Debunking the Top 4 Breastfeeding Myths & Misconceptions

A new mother breastfeeds her newborn in the hospital immediately after birth

Debunking the Top 4 Breastfeeding Myths & Misconceptions

As a new parent, you’re certain to encounter the phrase “breast is best.” While this is true for many parents, it isn’t a statement of objective fact. Still, many new moms feel frustrated when breastfeeding does not immediately work for their baby, body or lifestyle. Likewise, some moms-to-be convince themselves they aren’t candidates for breastfeeding before their sweet baby has arrived.

Are breastfeeding myths and misconceptions already impacting your earliest parenting decisions? Consider that many of the things you “know” about breastfeeding may not be true. 

With that in mind, we’ve gathered the most common myths about breastfeeding. Whether through gossip or old wives’ tales, many modern moms believe these things are true. We’ll debunk these misconceptions with science-backed answers that offer peace of mind as you start your journey. 

Continue reading to learn the truth behind these breastfeeding myths and facts. 

Myth #1: There’s a Link Between Breast Size and Milk Supply

The human body is a remarkable thing. A healthy woman has everything she needs to both grow and sustain human life. That includes the biological systems necessary to feed your baby from your own body. 

This is true regardless of the size of your breasts. Small-breasted and large-breasted women are equally capable of producing milk and feeding their children.

Something that many new moms don’t realize is that your breasts will change a great deal during pregnancy. In fact, an early color or shape change is often the first clue that a woman is pregnant. 

According to New York Presbyterian nurse Mary Lou Mulholland, your breasts begin producing colostrum in the second trimester. That means changes are both internal and external. If you consume adequate nutrition during pregnancy, your body should have what it needs to produce milk.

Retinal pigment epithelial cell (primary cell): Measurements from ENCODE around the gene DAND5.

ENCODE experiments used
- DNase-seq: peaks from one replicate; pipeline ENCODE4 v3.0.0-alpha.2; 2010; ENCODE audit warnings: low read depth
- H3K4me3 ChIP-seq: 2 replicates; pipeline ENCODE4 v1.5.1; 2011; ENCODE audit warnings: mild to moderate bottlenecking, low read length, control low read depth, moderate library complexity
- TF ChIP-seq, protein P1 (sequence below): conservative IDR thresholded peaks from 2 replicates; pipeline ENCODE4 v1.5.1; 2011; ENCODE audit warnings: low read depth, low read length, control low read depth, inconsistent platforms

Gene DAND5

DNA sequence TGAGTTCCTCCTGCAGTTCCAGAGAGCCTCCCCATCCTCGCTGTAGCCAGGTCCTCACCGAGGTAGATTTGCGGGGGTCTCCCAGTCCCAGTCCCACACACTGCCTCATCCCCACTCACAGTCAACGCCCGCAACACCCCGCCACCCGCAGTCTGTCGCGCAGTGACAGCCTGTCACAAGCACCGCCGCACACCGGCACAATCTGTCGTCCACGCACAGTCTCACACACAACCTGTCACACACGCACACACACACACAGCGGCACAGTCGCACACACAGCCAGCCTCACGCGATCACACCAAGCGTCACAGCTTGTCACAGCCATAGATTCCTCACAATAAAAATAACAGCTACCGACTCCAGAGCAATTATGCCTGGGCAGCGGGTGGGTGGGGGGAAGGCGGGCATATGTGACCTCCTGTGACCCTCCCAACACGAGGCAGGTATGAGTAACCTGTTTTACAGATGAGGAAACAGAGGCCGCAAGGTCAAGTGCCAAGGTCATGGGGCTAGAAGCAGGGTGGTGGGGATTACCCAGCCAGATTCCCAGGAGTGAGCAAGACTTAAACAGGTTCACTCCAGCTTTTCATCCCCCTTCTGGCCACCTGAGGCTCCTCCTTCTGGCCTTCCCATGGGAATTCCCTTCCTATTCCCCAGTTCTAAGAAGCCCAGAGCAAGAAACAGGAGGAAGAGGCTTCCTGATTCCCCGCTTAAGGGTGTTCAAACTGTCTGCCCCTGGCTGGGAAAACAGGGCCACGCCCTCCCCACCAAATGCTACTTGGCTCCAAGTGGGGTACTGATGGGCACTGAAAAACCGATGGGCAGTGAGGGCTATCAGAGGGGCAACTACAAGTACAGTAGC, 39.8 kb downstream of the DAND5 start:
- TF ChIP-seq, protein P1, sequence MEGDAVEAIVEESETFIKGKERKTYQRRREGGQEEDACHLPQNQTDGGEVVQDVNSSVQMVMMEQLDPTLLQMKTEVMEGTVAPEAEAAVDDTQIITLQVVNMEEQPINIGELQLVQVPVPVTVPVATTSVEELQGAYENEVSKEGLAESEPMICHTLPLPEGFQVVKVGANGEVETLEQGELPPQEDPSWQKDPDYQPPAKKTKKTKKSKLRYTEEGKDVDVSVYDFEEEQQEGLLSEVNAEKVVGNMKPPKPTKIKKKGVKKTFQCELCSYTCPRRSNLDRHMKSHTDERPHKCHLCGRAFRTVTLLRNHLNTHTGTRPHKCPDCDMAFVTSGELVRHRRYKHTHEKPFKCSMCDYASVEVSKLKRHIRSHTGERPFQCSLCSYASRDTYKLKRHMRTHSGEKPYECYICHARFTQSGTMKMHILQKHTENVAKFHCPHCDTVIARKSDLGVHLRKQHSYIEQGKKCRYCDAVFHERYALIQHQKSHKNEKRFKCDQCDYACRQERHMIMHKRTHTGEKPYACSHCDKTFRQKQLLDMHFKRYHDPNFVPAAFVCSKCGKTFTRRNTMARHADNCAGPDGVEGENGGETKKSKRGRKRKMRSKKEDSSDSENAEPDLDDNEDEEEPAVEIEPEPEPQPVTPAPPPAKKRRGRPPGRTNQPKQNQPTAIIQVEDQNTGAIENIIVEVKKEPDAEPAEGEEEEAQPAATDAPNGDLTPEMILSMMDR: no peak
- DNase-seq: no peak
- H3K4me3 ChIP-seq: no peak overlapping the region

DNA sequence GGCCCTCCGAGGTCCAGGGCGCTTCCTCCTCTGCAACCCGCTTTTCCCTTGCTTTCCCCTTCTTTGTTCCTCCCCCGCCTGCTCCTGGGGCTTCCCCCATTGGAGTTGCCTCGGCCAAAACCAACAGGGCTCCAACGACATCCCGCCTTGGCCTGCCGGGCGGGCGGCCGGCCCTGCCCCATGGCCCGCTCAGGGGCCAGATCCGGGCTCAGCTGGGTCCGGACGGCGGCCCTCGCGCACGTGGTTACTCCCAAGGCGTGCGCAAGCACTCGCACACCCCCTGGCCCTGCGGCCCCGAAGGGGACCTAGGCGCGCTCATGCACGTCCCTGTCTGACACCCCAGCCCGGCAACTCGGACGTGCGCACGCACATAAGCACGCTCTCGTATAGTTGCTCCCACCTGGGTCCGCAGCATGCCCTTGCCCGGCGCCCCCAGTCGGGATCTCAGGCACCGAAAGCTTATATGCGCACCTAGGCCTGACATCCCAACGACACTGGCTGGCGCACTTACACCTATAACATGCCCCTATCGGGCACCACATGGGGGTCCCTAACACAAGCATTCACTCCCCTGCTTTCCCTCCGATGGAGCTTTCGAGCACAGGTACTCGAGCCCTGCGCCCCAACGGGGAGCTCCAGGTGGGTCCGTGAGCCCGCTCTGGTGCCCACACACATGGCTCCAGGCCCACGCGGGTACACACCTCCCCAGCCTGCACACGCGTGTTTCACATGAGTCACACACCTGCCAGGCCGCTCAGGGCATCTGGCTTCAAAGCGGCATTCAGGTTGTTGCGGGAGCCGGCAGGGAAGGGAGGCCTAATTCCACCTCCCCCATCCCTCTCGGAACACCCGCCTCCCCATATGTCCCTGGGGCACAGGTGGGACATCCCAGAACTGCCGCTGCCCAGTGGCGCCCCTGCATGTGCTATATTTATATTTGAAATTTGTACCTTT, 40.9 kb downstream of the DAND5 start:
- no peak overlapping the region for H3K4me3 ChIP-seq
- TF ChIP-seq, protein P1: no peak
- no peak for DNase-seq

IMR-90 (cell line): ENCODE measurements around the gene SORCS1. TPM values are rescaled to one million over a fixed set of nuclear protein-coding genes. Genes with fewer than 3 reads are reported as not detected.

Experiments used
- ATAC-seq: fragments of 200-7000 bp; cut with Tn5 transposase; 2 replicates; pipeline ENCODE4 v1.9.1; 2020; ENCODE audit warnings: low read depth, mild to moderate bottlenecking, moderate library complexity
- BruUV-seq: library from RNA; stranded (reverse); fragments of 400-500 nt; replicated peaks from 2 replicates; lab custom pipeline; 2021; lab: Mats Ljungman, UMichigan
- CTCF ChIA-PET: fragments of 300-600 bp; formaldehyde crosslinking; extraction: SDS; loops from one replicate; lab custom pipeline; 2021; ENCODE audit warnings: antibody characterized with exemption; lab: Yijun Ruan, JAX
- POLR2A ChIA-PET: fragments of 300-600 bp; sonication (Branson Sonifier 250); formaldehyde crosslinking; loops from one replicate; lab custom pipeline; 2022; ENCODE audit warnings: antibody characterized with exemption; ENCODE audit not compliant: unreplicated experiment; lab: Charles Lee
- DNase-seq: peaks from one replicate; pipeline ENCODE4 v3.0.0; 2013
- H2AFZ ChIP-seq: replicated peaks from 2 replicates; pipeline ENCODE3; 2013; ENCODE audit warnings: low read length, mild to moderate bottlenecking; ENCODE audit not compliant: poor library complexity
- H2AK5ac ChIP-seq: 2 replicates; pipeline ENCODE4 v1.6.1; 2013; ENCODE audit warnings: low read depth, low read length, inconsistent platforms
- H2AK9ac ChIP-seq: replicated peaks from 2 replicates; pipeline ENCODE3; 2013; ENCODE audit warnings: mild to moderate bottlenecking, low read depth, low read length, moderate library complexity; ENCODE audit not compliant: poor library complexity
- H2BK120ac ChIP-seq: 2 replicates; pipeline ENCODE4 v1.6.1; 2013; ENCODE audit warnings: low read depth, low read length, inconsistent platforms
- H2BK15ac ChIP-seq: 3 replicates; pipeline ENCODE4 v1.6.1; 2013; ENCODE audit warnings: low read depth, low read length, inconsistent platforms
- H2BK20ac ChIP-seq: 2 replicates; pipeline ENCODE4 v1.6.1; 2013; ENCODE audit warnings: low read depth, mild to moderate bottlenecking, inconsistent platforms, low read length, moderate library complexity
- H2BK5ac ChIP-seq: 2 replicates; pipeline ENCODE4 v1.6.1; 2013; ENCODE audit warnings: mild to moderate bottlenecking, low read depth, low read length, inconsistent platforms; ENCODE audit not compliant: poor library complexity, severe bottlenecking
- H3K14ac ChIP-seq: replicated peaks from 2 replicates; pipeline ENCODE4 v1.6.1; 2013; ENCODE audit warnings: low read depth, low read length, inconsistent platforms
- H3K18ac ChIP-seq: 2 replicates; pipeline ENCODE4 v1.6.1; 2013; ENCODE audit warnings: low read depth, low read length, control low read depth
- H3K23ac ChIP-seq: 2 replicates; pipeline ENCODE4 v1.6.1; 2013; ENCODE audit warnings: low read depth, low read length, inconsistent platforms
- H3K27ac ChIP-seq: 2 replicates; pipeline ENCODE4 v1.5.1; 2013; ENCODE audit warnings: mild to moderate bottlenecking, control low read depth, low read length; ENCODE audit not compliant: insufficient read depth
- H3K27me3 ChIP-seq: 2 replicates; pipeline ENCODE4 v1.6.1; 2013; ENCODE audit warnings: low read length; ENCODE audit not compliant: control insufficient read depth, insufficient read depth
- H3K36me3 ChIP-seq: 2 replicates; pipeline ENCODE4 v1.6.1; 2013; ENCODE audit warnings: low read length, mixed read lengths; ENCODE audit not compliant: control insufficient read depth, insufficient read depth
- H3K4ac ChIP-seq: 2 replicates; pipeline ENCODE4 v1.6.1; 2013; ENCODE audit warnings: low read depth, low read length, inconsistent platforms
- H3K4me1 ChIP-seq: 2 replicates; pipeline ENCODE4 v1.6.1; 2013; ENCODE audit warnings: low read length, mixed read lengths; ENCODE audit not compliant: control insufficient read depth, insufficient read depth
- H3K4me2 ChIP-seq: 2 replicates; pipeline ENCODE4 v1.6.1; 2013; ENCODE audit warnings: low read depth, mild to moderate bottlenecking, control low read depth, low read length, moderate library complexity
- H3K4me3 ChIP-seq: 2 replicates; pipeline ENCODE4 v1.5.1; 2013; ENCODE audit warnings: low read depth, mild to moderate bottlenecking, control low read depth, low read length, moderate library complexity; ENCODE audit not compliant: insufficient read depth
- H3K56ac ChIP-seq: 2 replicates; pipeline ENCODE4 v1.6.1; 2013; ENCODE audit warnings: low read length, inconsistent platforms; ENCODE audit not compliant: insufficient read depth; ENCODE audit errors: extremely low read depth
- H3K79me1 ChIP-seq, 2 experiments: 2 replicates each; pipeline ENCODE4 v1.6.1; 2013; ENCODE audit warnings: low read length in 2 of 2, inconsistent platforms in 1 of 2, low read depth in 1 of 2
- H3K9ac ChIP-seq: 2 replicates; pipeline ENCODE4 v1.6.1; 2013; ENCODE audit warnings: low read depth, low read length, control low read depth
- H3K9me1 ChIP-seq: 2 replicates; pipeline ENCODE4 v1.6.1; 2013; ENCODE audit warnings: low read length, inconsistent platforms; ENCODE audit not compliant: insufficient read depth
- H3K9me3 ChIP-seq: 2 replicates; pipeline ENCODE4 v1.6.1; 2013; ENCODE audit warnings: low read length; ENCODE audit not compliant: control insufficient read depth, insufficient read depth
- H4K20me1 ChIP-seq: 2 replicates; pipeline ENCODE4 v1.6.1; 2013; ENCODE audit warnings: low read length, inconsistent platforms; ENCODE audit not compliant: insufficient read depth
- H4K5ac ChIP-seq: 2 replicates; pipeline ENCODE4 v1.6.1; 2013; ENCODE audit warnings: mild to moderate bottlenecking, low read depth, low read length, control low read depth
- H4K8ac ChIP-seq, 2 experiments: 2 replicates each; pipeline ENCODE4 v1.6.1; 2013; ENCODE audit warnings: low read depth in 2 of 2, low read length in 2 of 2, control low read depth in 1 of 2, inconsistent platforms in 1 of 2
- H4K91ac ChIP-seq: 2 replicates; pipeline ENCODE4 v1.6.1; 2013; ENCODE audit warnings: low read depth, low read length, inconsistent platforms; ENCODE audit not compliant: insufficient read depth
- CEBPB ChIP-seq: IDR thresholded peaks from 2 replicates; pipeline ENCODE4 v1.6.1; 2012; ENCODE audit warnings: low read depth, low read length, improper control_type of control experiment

If breast size makes breastfeeding confusing or uncomfortable, it’s best to reach out and ask for help. A nurse or lactation consultant is an excellent resource for new moms. They can help you achieve a comfortable position, whatever your bust size. 

Likewise, there are solutions available for women with flat or inverted nipples. According to professionals from the Kaiser Permanente Health System, nipple shields are a fantastic tool. Wearing them beginning the month before your due date can help prepare and position nipples for breastfeeding.

Even women with breast augmentation or reduction surgery can often breastfeed. The takeaway is that no body is the “wrong” body for feeding a child. 

Myth #2: You Should Not Breastfeed While Sick

A new mother receives help from a lactation consultant while learning to breastfeed her infant

The “antibodies breastfeeding myth” is a pervasive one. In essence, many women believe they should stop breastfeeding if they get sick. They worry that the germs or bacteria may travel through the breastmilk and affect their baby. 

Experts at UNICEF say this is patently untrue. In fact, in most cases, breastfeeding can protect your baby for years to come. As you feed your child, they will take in antibodies from your breast milk. This will increase the strength of their immune system, helping them fight off future illnesses.